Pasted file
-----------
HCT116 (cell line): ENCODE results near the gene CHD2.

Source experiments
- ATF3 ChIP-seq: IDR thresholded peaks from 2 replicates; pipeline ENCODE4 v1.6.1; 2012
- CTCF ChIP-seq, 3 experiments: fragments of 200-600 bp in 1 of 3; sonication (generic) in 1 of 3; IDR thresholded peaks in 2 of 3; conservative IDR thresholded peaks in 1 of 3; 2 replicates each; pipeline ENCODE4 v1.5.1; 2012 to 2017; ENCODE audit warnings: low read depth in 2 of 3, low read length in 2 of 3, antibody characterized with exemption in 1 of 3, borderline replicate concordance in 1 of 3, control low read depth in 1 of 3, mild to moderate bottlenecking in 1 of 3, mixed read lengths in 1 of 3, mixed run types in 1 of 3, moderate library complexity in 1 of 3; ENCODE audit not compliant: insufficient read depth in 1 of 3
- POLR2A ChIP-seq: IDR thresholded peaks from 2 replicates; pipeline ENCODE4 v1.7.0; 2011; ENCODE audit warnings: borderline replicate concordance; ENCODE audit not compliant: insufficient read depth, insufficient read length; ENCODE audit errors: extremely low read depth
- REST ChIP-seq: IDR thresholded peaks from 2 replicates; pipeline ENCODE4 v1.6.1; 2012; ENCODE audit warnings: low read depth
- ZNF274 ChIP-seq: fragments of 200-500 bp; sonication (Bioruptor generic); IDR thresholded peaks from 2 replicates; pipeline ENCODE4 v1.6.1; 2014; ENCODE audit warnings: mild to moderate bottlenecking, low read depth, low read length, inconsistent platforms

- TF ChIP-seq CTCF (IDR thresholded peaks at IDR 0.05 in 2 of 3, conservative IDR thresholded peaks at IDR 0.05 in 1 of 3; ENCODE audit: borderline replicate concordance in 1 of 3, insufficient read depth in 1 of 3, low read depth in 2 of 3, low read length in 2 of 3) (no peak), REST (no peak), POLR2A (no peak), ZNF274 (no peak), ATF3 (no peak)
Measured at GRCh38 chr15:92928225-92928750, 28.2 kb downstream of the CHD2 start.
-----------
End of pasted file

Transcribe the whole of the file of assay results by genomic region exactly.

HCT116 (cell line): ENCODE results near the gene CHD2.

Source experiments
- ATF3 ChIP-seq: IDR thresholded peaks from 2 replicates; pipeline ENCODE4 v1.6.1; 2012
- CTCF ChIP-seq, 3 experiments: fragments of 200-600 bp in 1 of 3; sonication (generic) in 1 of 3; IDR thresholded peaks in 2 of 3; conservative IDR thresholded peaks in 1 of 3; 2 replicates each; pipeline ENCODE4 v1.5.1; 2012 to 2017; ENCODE audit warnings: low read depth in 2 of 3, low read length in 2 of 3, antibody characterized with exemption in 1 of 3, borderline replicate concordance in 1 of 3, control low read depth in 1 of 3, mild to moderate bottlenecking in 1 of 3, mixed read lengths in 1 of 3, mixed run types in 1 of 3, moderate library complexity in 1 of 3; ENCODE audit not compliant: insufficient read depth in 1 of 3
- POLR2A ChIP-seq: IDR thresholded peaks from 2 replicates; pipeline ENCODE4 v1.7.0; 2011; ENCODE audit warnings: borderline replicate concordance; ENCODE audit not compliant: insufficient read depth, insufficient read length; ENCODE audit errors: extremely low read depth
- REST ChIP-seq: IDR thresholded peaks from 2 replicates; pipeline ENCODE4 v1.6.1; 2012; ENCODE audit warnings: low read depth
- ZNF274 ChIP-seq: fragments of 200-500 bp; sonication (Bioruptor generic); IDR thresholded peaks from 2 replicates; pipeline ENCODE4 v1.6.1; 2014; ENCODE audit warnings: mild to moderate bottlenecking, low read depth, low read length, inconsistent platforms

- TF ChIP-seq CTCF (IDR thresholded peaks at IDR 0.05 in 2 of 3, conservative IDR thresholded peaks at IDR 0.05 in 1 of 3; ENCODE audit: borderline replicate concordance in 1 of 3, insufficient read depth in 1 of 3, low read depth in 2 of 3, low read length in 2 of 3) (no peak), REST (no peak), POLR2A (no peak), ZNF274 (no peak), ATF3 (no peak)
Measured at GRCh38 chr15:92928225-92928750, 28.2 kb downstream of the CHD2 start.